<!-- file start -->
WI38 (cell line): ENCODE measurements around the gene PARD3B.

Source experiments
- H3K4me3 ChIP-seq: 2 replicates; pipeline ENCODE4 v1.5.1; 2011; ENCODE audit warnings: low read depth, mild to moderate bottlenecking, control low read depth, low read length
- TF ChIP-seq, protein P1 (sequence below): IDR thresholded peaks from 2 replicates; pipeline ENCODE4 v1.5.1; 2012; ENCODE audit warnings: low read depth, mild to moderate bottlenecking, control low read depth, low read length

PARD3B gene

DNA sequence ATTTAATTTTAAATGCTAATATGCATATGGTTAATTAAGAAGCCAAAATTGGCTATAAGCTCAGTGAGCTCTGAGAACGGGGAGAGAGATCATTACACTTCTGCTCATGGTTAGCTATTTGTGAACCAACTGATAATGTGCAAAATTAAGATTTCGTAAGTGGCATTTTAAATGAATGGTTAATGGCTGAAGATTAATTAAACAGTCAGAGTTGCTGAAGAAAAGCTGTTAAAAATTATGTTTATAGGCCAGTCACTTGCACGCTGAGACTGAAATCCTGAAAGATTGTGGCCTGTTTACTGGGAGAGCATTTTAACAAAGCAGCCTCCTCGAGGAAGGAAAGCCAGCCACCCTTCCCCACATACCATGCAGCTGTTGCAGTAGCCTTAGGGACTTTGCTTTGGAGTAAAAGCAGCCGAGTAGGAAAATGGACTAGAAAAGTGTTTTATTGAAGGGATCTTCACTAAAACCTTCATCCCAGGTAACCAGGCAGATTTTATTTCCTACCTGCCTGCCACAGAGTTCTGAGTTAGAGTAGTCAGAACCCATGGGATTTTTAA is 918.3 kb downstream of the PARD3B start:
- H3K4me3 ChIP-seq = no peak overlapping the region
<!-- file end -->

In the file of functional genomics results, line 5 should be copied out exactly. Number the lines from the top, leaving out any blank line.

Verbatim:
PARD3B gene